Tuesday, August 5, 2014
Permission to Heal
In 2011, my father died suddenly. I have given—and will continue to give—myself the space to acknowledge what I feel, talk about him, and do what is necessary to cope with his absence. I don't pretend or hide my hurt to make anyone, including myself, more comfortable because I don't see the need. There is no judgment attached to my grief. I haven't been so kind to myself in all situations, though, and as a result, I have complicated and extended my healing process.
I was sexually abused for seven years. The emotion tied to simply making that straightforward admission is exactly what made the road to recovery difficult and complex. Unlike grieving the loss of my father, shame and self-blame was connected to the abuse so I did everything I could to avoid facing its impact on my life. Instead of focusing energy and attention on pursuing peace and making emotionally healthy decisions, I tried to protect myself by ignoring its influence and I tried to protect others from my pain by hiding it. I muted my hurt and took on the unreasonable responsibility of making others comfortable with what I had to endure.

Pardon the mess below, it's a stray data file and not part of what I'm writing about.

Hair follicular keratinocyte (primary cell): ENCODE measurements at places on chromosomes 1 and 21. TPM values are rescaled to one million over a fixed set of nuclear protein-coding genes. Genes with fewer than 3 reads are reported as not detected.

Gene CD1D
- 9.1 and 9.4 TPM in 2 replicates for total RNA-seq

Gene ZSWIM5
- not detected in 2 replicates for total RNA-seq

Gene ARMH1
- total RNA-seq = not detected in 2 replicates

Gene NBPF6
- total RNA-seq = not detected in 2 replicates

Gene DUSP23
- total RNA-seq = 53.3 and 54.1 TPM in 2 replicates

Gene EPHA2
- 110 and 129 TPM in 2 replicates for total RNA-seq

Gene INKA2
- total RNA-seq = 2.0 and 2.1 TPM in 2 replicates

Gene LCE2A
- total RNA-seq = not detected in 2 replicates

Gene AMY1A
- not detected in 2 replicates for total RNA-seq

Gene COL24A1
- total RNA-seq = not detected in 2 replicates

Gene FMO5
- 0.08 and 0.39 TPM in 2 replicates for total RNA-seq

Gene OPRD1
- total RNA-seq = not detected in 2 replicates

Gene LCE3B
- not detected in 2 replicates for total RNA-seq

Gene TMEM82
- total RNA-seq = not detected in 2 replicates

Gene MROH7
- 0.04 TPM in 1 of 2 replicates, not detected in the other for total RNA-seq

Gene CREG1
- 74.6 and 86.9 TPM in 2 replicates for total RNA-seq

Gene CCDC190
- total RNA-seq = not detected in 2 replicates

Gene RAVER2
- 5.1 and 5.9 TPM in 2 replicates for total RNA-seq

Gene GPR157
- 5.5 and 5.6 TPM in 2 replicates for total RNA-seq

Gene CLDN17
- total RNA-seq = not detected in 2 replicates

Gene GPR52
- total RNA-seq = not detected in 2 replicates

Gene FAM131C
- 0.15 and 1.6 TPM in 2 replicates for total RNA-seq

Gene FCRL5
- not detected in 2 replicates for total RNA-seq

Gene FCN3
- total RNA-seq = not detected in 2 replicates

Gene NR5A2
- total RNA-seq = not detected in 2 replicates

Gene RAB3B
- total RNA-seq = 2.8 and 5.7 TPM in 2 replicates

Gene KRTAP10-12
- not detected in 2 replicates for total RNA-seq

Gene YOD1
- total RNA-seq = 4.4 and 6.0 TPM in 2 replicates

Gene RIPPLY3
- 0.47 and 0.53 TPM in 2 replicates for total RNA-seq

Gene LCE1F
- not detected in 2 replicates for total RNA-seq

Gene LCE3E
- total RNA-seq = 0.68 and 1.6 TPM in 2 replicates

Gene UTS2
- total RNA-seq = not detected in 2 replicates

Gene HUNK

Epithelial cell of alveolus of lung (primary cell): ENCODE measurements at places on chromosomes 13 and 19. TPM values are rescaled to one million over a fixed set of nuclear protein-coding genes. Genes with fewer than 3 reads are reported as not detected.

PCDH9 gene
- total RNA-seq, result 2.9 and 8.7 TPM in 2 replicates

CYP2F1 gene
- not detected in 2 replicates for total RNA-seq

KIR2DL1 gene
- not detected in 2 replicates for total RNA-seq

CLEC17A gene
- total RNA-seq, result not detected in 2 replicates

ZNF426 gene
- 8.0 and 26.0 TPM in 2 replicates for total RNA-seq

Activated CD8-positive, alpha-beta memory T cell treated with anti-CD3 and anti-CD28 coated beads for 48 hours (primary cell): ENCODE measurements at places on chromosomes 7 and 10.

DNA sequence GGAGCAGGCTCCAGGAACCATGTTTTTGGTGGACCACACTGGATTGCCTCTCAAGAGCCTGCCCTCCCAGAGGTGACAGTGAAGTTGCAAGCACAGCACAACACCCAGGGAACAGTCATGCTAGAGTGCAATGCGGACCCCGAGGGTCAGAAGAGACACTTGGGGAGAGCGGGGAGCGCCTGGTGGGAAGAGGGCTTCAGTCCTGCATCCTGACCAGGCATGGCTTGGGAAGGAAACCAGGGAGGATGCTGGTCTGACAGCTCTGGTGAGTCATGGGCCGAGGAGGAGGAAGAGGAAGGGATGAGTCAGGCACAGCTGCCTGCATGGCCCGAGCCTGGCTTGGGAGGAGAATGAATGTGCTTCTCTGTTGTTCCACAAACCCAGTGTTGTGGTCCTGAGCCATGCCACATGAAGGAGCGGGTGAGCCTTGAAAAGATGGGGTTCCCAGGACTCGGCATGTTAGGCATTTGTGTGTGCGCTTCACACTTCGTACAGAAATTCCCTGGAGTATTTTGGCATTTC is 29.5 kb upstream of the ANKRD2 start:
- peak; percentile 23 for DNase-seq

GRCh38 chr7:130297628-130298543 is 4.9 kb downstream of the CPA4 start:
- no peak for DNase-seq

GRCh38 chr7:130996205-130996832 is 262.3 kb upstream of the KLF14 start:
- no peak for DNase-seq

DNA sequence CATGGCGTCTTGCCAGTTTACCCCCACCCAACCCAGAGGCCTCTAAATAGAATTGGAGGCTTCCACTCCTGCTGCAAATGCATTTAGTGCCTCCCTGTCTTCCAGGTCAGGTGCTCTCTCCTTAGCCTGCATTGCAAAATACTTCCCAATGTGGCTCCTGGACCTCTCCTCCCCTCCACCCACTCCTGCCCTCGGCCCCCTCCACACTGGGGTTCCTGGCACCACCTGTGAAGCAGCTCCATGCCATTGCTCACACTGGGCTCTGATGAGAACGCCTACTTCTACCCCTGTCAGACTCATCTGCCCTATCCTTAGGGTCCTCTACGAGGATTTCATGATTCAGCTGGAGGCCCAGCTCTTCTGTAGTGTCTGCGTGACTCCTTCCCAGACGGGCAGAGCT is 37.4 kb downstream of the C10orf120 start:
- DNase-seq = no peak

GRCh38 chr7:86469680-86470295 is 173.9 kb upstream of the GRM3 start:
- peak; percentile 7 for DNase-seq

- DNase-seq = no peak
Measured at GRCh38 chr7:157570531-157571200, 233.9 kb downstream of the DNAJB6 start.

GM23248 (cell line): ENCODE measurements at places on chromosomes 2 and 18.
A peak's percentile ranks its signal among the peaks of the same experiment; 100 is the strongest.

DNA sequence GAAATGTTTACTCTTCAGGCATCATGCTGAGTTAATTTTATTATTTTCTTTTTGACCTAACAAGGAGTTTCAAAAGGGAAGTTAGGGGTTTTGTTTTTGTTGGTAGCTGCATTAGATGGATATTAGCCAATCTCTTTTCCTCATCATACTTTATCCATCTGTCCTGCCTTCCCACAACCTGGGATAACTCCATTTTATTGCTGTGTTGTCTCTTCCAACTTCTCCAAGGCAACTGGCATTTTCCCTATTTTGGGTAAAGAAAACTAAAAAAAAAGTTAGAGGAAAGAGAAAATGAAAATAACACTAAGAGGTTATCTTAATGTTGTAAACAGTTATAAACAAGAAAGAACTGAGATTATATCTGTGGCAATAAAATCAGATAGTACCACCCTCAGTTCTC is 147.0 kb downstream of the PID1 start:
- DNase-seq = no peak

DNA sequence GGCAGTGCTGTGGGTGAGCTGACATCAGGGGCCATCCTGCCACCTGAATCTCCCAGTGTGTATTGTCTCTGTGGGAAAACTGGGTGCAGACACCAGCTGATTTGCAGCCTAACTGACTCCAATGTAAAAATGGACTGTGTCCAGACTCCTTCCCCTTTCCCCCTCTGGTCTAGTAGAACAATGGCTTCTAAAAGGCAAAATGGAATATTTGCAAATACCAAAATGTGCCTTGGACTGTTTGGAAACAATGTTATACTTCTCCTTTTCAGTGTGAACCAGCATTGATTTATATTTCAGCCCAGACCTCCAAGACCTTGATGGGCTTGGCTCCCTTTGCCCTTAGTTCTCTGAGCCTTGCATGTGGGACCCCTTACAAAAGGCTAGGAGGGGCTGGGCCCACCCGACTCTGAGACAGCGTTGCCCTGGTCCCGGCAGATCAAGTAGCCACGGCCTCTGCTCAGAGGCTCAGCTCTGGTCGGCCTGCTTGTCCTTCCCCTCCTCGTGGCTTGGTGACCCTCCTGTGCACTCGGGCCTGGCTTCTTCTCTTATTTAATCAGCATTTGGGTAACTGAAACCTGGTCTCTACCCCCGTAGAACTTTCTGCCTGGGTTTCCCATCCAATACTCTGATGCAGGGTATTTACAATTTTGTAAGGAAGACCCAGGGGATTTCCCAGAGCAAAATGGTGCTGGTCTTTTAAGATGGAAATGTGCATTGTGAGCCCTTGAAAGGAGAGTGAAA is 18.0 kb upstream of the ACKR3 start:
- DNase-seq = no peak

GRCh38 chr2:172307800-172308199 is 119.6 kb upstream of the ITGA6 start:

Maybe you have an issue that you've attached to shame, guilt, self-blame, or disappointment. Whether you are coping with the effects of child abuse, sexual assault, abandonment, neglect, domestic violence, infidelity, an eating disorder, an addiction, or a mental health issue, acknowledge your truth and work through the process of recovery. Release the judgment(s) attached to your circumstance. Detach from anyone or anything that hinders your healing. Let go of the notion that it's been long enough already. Free yourself from making others comfortable with what you had to endure. When you separate judgment from your circumstance, you can walk in your truth and give yourself permission to heal.